Carly was horrified when the camera first went up. She’d hurry past, pulling up her collar and looking away. But then, she started dressing more carefully. Sometimes she’d even wave. She couldn’t stop wondering who was watching her. If he thought about her as often as she dreamt of him.

(If you would like to write your own fifty word story based on the photograph above, or any of the photographs, please join in via the comments. I'd love to see them, and will read all the stories. You can see past stories by clicking on the 'Fifty word story' label below)

Monday, May 04, 2009

My Writer's Animal is ... a porcupine!

I went to visit Penshurst Place last week. It's the home of Philip Sidney,

the poet and courier of the Elizabethan age. Anyway, apart from being beautiful, I was excited to see porcupines everywhere I looked ...

Now it struck me immediately that the porcupine is the perfect symbolic animal for us writers.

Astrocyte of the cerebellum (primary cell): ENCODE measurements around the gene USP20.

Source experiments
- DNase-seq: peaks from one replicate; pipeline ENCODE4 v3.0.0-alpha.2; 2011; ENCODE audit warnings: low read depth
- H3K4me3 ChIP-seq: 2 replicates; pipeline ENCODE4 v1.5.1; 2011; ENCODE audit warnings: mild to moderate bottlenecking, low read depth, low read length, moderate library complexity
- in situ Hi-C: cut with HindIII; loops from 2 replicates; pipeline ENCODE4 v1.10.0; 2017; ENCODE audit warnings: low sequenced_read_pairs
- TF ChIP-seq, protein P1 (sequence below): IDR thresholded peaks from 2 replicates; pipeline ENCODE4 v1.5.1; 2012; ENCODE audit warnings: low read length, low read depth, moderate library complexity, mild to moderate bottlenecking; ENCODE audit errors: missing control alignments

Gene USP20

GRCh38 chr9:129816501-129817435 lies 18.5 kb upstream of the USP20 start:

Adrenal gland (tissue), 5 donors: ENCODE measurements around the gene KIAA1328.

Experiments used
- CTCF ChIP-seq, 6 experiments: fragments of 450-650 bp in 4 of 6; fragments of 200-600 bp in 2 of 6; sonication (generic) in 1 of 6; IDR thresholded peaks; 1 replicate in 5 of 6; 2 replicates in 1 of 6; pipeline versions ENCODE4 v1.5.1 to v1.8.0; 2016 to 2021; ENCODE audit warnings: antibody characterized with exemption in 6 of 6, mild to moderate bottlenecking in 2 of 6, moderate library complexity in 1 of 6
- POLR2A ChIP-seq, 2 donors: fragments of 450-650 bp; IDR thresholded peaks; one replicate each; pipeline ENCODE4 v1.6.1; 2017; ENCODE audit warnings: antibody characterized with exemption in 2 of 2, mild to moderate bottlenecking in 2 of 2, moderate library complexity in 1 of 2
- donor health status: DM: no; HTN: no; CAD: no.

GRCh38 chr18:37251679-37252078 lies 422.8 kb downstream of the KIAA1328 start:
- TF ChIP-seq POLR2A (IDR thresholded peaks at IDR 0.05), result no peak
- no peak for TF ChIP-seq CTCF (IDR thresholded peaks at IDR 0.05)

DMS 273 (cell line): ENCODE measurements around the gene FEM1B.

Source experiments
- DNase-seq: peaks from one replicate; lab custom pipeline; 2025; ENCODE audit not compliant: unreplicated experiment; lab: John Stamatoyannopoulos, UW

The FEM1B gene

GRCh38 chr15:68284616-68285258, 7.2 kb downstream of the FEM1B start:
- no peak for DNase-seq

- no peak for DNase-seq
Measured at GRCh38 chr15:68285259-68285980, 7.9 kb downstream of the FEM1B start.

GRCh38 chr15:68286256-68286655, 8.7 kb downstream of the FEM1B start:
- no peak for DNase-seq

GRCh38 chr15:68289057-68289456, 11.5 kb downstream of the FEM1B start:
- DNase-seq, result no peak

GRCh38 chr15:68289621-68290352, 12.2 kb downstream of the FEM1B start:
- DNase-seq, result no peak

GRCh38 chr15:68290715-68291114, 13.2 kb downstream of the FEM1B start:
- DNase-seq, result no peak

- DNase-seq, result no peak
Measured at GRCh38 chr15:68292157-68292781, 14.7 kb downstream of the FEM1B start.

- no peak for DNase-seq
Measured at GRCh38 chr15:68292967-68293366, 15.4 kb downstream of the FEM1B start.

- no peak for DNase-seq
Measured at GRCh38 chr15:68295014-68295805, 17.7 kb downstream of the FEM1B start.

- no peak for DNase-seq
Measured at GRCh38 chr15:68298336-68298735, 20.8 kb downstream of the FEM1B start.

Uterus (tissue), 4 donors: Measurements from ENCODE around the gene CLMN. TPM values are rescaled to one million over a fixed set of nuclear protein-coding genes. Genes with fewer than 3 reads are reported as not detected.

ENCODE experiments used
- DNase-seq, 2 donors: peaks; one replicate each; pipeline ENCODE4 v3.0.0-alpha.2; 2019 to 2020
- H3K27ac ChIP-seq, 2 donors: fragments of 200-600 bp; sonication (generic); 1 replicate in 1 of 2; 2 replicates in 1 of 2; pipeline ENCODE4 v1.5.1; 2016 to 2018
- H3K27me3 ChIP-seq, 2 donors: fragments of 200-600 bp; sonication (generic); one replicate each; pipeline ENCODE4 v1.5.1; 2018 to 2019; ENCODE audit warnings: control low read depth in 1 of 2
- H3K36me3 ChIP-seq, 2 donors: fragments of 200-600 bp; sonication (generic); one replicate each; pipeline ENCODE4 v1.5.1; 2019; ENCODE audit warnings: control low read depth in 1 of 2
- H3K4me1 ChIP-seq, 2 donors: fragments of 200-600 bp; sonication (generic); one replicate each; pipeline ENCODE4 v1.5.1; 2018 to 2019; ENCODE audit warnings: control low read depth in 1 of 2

Several reasons:

1. The name "porcupine" comes from Middle French porc d'épine which could be translated as "thorny", "spined", or "quilled"

2. A group of porcupines is called a 'prickle'

3. From ancient times it was believed that porcupines can throw their quills at an enemy.

Also one of the few jokes I remember is about porcupines - how do porcupines make love?

Answer - very carefully.

OK admittedly that joke has nothing to do with writing whatsoever but it makes me laugh every time. Hmmm, anyway, moving swiftly on, I think we should all start wearing porcupines on our heads proudly when write, as on the helmet above. In fact, the first person to send me a photograph of themselves with a porcupine on their head will win a HUGE prize. They will deserve it.

Although if you're not quite up to that, you might think about visiting the 100 yard peony border, which is just getting ready for its big moment in June. Apparently it's breathtaking, filling up every sense. I can't wait. And in the meantime, try not to throw your quills at anyone.

A Door of Her Own - 50 word story

When Dotty insisted on her own entrance, he didn’t hesitate. He smiles still as he hears her door click, the tip-tap of her heels down the path every time she thinks he’s asleep. He knows what comes next. A knock on his door. Her night-time visit.